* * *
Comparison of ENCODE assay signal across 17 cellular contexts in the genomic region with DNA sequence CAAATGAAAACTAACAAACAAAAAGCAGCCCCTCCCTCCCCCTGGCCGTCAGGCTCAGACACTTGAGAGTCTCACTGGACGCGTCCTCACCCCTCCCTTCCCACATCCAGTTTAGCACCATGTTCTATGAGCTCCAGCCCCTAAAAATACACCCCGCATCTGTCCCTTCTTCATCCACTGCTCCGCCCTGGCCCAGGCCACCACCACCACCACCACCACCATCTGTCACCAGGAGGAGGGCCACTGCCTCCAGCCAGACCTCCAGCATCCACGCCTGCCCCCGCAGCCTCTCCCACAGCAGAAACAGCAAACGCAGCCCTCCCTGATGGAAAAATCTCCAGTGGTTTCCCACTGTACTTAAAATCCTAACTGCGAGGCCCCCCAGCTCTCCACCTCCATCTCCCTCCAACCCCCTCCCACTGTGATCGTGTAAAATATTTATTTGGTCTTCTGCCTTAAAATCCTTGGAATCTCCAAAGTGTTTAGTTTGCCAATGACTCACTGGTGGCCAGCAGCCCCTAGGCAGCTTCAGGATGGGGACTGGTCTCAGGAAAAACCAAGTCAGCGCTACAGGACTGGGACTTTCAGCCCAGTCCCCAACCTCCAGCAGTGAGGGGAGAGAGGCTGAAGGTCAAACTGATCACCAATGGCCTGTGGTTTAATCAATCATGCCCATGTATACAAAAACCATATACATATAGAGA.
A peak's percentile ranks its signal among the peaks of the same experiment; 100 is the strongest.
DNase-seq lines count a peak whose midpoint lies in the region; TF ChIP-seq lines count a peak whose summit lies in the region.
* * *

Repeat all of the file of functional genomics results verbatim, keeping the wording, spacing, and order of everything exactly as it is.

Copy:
Comparison of ENCODE assay signal across 17 cellular contexts in the genomic region with DNA sequence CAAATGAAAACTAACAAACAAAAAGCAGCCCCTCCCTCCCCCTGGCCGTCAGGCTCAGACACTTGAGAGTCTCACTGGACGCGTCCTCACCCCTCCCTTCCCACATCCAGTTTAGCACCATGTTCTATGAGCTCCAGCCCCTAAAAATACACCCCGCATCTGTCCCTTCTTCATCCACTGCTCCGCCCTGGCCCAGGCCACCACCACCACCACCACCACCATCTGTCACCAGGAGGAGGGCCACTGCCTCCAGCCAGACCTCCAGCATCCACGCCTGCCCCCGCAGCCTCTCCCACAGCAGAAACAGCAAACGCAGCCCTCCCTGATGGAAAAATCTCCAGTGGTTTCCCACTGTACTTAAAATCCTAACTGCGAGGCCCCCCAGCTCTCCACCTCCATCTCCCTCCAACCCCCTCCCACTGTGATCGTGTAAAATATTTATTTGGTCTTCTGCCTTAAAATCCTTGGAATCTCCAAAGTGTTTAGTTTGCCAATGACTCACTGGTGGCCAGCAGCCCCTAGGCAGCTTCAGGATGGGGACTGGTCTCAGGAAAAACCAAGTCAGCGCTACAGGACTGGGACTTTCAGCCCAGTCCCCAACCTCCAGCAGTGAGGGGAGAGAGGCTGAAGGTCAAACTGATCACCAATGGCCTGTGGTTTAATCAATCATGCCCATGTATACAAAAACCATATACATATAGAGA.
A peak's percentile ranks its signal among the peaks of the same experiment; 100 is the strongest.
DNase-seq lines count a peak whose midpoint lies in the region; TF ChIP-seq lines count a peak whose summit lies in the region.